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  • Maidstone Grammar School for Girls
    Buckland Road
    Maidstone
    Kent
    ME16 0SF
  • Head: Miss Deborah Stanley
  • T 01622 752103
  • F 01622 681 947
  • E [email protected]
  • W www.mggs.org
  • A state school for girls aged from 11 to 18.
  • Boarding: No
  • Local authority: Kent
  • Pupils: 1,211; sixth formers: 313
  • Religion: None
  • Open days: Please see our website for information at www.mggs.org
  • Review: View The Good Schools Guide Review
  • Ofsted:
    • Latest Overall effectiveness Outstanding 1
      • 16-19 study programmes Outstanding 1
      • Outcomes for children and learners Outstanding 1
      • Quality of teaching, learning and assessment Good 1
      • Effectiveness of leadership and management Outstanding 1
    • 1 Full inspection 20th May 2009
  • Previous Ofsted grade: Good on 1st February 2006
  • Ofsted report: View the Ofsted report

What says..

The headteacher made up her mind to become a teacher aged 6 when she realised that she would be much better at getting the children to sing in assembly than the grown up in charge. ‘No frills – you get what you see - but it is still a school that shines,’ said a parent. Two lovely courtyards filled with roses, refurbished with money raised by the parents' association and with much input from the students, great places to sit and revise...

Read review »

What the school says...

Our School is a very special place, and our students, staff and governors are exceptional people. We celebrate and build on a distinguished history combining innovation with the best traditions in English education.

I am sure you are looking for the very best education for your daughter, and in the Sixth Form for your son. I know that choosing the right school is one of the most important parenting decisions you will make, and I trust the information on this website will give you a taste of the amazing community spirit and outstanding academic education we provide.

Deborah Stanley, Headteacher
Maidstone Grammar School for Girls
...Read more

What the parents say...

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2015 Good Schools Guide Awards

  • Best performance by Girls taking English Language & Lit at an English Grammar School (GCE A level)
  • Best performance by Girls taking Design & Technology Textiles Technology at an English Grammar School (GCE A level)
  • Best performance by Girls taking Design & Technology Product Design at an English Grammar School (GCE A level)
  • Best performance by Boys taking Media / Film / TV Studies at an English Grammar School (GCE AS level)
  • Best performance by Girls taking Design & Technology Textiles Technology at an English Grammar School (GCE AS level)
  • Best performance by Boys taking Information Technology at an English Grammar School (Applied GCE AS level)

School associations

State grammar school

Sports

Rowing

What The Good Schools Guide says

Head

Since 2015, Deborah Stanley BSc ARCS, educated at Highworth Grammar School in Ashford, as was her mother before her. She made up her mind to become a teacher aged 6 when she realised that she would be much better at getting the children to sing in assembly than the grown up in charge. Her ambition had always been to teach in the Kent grammar schools so, following a maths degree at Imperial College and a PGCE at Christchurch Canterbury, she did her teaching placement at The Norton Knatchbull boys' grammar in Ashford and ended up spending eight years there. She then spent five years as head of maths at Simon Langton Girls’ Grammar before moving to Rainham Mark Grammar as assistant head. Joined MGGS as deputy head in 2007.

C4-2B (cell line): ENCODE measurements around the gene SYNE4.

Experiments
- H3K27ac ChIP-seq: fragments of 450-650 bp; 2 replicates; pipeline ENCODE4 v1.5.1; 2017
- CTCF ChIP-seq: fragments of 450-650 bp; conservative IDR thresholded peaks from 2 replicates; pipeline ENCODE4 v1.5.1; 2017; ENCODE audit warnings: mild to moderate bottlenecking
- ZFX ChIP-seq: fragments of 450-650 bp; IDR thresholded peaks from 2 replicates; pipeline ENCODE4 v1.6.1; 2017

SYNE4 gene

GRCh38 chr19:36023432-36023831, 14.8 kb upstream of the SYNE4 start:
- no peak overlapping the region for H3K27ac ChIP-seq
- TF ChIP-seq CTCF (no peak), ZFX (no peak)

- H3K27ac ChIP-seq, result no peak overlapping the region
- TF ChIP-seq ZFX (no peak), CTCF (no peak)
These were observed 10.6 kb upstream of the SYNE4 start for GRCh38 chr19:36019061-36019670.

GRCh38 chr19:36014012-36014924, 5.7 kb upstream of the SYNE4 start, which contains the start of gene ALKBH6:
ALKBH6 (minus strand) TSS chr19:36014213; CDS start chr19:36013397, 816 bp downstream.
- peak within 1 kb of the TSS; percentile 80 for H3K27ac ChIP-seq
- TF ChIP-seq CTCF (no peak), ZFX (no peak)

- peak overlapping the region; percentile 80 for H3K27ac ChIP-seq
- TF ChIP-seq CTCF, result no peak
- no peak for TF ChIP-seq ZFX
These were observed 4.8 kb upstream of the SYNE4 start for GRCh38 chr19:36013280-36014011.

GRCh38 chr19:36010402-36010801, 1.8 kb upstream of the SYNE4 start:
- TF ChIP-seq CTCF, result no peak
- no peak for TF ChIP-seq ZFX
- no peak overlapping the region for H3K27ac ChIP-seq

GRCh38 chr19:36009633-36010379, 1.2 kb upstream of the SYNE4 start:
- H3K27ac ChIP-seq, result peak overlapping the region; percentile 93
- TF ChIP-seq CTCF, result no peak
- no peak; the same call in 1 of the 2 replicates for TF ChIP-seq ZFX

She...

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Independent schools frequently offer IGCSEs or other qualifications alongside or as an alternative to GCSE. The DfE does not record performance data for these exams so independent school GCSE data is frequently misleading; parents should check the results with the schools.

Who came from where

Who goes where

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Interpreting catchment maps

The maps show in colour where the pupils at a school came from*. Red = most pupils to Blue = fewest.

Where the map is not coloured we have no record in the previous three years of any pupils being admitted from that location based on the options chosen.

For help and explanation of our catchment maps see: Catchment maps explained

Further reading

If there are more applicants to a school than it has places for, who gets in is determined by which applicants best fulfil the admissions criteria.

Admissions criteria are often complicated, and may change from year to year. The best source of information is usually the relevant local authority website, but once you have set your sights on a school it is a good idea to ask them how they see things panning out for the year that you are interested in.

Many schools admit children based on distance from the school or a fixed catchment area. For such schools, the cut-off distance will vary from year to year, especially if the school give priority to siblings, and the pattern will be of a central core with outliers (who will mostly be siblings). Schools that admit on the basis of academic or religious selection will have a much more scattered pattern.

*The coloured areas outlined in black are Census Output Areas. These are made up of a group of neighbouring postcodes, which accounts for their odd shapes. These provide an indication, but not a precise map, of the school’s catchment: always refer to local authority and school websites for precise information.

The 'hotter' the colour the more children have been admitted.

Children get into the school from here:

regularly
most years
quite often
infrequently
sometimes, but not in this year

Who came from where


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